Poor ergonomics can potentially contribute to injuries, a.k.a. musclo-skeletal disorders (MSD’s) including things like carpal tunnel, tendinitis, muscle strains and degenerative disc disease. More often however, poor ergonomics leads to micro-trauma, which is felt as muscular discomfort and/or muscular fatigue. Left unchecked, this micro-trauma can evolve over time to an actual injury. Whether micro-trauma or, an actual injury (macro-trauma), each can adversely impact work and personal productivity, and quality of life.
The goal of ergonomics and ergonomic interventions, therefore, is to reduce ergonomic risk factors thereby reducing the risk of fatigue, discomfort, and injuries at work to promote a safe and healthy quality of life at work and at home.
With the onset of COVID, the amount of remote / home office work performed has increased throughout the U.S. and the world, increasing the risk of poor ergonomics and the potential problems associated with it.
Some common office ergonomic hazards include:
- Poor / awkward seating position / postures (see diagrams above)
- Prolonged postures, typically seated
- Poor computer or monitor viewing position, and prolonged viewing
- Frequent and/or repetitive wrist and hand motions with keying and / or mouse use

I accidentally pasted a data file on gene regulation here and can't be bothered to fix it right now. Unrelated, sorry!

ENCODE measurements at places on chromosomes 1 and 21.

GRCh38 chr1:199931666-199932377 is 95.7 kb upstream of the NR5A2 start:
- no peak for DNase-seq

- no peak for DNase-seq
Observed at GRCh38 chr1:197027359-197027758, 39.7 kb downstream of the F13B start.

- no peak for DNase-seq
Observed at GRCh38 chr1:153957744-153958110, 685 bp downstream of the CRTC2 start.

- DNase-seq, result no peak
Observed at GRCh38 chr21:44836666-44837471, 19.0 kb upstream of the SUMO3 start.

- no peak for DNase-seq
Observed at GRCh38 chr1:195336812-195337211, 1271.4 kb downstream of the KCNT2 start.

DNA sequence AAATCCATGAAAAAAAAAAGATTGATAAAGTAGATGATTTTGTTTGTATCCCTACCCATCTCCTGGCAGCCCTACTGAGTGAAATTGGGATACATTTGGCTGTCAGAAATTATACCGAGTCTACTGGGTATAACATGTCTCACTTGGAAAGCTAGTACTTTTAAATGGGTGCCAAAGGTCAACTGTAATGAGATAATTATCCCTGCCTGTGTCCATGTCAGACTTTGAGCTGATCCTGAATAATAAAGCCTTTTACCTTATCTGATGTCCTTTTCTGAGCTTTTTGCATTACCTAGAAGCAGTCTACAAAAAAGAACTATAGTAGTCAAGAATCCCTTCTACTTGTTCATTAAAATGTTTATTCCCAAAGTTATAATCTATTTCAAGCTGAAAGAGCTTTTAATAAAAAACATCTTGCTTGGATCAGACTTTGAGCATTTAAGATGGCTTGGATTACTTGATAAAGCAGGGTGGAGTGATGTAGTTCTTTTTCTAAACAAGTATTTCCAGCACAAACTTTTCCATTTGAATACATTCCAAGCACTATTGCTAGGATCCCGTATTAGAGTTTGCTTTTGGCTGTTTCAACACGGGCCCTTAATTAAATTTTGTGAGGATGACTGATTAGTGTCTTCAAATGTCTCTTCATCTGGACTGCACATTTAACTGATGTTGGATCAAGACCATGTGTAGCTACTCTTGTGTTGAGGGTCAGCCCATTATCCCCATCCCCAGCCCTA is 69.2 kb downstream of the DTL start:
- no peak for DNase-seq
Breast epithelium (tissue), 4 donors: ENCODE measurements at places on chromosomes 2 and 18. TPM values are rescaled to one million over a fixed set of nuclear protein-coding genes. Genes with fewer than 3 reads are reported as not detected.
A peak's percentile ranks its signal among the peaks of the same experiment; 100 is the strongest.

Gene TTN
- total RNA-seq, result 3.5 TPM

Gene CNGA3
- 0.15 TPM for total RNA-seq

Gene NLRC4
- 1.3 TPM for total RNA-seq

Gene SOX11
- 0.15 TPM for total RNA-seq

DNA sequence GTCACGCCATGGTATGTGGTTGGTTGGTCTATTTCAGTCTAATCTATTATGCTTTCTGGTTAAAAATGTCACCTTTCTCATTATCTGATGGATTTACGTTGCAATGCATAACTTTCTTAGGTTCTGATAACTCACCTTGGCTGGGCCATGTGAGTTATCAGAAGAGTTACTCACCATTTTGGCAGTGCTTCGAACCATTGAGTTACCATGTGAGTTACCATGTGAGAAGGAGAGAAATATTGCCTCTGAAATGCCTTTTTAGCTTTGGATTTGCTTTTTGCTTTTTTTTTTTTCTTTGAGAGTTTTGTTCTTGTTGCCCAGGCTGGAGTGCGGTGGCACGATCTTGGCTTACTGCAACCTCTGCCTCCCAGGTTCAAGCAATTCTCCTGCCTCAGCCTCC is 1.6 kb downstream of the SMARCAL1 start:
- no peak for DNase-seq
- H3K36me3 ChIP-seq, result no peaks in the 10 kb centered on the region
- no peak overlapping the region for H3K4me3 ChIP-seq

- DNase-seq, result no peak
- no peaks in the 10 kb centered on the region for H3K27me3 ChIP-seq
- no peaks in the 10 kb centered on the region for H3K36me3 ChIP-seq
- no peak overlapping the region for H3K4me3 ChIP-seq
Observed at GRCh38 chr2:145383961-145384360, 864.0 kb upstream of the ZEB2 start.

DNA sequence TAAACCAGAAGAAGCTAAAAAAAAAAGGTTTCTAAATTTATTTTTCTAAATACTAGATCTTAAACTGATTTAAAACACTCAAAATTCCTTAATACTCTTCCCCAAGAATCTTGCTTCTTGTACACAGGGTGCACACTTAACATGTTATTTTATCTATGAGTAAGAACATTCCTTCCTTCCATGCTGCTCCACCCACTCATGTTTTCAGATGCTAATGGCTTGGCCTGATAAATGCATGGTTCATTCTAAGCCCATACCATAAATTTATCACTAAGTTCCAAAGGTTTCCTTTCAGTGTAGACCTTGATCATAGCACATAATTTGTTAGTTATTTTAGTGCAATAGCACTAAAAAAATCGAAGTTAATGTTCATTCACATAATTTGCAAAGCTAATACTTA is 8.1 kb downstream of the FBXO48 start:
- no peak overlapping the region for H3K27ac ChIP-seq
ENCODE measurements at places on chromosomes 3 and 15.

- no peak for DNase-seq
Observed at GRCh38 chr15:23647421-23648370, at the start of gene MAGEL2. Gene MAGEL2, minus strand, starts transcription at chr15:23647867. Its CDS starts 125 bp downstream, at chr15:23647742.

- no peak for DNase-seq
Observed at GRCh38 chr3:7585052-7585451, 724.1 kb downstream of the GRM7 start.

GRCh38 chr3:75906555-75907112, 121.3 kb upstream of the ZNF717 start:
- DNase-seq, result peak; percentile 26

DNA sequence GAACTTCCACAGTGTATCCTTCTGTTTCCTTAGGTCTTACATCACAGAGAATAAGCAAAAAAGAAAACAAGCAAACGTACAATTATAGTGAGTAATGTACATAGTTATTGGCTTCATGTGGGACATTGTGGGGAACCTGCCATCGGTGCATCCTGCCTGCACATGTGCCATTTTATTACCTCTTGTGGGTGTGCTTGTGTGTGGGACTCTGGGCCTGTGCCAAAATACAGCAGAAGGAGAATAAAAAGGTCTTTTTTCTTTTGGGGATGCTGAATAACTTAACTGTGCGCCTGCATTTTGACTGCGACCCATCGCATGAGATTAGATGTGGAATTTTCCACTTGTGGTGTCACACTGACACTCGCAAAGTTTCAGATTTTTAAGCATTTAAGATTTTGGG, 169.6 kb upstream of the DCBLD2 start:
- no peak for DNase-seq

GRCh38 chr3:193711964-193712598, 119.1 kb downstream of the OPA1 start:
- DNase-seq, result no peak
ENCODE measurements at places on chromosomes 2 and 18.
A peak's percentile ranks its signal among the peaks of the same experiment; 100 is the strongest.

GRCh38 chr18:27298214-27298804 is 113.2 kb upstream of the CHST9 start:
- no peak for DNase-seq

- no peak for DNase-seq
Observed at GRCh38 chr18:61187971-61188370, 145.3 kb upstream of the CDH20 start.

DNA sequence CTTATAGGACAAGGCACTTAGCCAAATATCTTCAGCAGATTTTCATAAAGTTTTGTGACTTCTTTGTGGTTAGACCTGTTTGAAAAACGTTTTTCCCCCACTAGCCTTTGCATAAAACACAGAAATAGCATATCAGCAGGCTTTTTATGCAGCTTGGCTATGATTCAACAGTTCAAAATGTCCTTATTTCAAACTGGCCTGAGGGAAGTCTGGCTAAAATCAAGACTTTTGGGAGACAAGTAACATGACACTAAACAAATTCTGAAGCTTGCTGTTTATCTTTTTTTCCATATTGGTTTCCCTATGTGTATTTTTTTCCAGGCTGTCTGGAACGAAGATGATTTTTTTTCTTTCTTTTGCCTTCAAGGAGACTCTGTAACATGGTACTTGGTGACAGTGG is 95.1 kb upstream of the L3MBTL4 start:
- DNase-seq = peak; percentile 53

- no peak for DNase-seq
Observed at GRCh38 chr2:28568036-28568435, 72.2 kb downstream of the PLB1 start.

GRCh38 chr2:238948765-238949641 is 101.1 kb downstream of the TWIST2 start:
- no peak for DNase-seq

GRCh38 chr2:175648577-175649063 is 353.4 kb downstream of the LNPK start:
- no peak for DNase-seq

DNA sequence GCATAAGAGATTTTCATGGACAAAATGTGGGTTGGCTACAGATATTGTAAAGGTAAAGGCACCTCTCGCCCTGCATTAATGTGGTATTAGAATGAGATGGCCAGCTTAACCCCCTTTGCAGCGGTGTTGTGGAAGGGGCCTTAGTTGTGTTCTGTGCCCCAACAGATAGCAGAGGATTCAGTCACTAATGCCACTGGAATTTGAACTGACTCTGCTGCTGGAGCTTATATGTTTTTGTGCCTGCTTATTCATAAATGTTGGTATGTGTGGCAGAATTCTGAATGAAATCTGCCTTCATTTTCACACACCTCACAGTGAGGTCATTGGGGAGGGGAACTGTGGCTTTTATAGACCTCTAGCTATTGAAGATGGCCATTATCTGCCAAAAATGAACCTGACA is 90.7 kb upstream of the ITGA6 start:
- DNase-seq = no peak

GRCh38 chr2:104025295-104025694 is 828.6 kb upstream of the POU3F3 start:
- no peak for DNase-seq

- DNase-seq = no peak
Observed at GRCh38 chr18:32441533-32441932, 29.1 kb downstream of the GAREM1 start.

Here are a few tips to help your comfort and avoid fatigue in the office, at home or, at the corporate office:
- IMPORTANT: Incorporate breaks to stand, move and stretch!!
- This is one of the most beneficial things that can be done for those that would otherwise work in predominantly sitting positions.
- Stand and move at least once per hour, for at least 30-60 seconds.
- Schedule work and strategically place peripherals so that prolonged seated postures can be interrupted periodically. Placing the printer away from your desk area so you must get up and walk is an example. Standing or walking around while taking phone calls is another suggestion.
- Refer to the “postural reversal” exercises page (link at the end of this article) for brief but effective exercises that can offset the effects of awkward and/or prolonged postures.
We hope this information has been helpful. Below are links to additional resources that you may find beneficial:
If you have any questions, please feel free to contact IPMG risk management.